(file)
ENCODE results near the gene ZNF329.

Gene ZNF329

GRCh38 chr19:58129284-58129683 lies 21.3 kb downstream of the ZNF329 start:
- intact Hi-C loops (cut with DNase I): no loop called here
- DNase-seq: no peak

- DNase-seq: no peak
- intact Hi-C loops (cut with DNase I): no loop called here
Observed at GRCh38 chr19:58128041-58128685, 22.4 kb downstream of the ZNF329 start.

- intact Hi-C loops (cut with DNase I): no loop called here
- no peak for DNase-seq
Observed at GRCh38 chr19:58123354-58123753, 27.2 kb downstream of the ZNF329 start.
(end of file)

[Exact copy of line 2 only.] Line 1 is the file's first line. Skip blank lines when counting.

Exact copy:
Gene ZNF329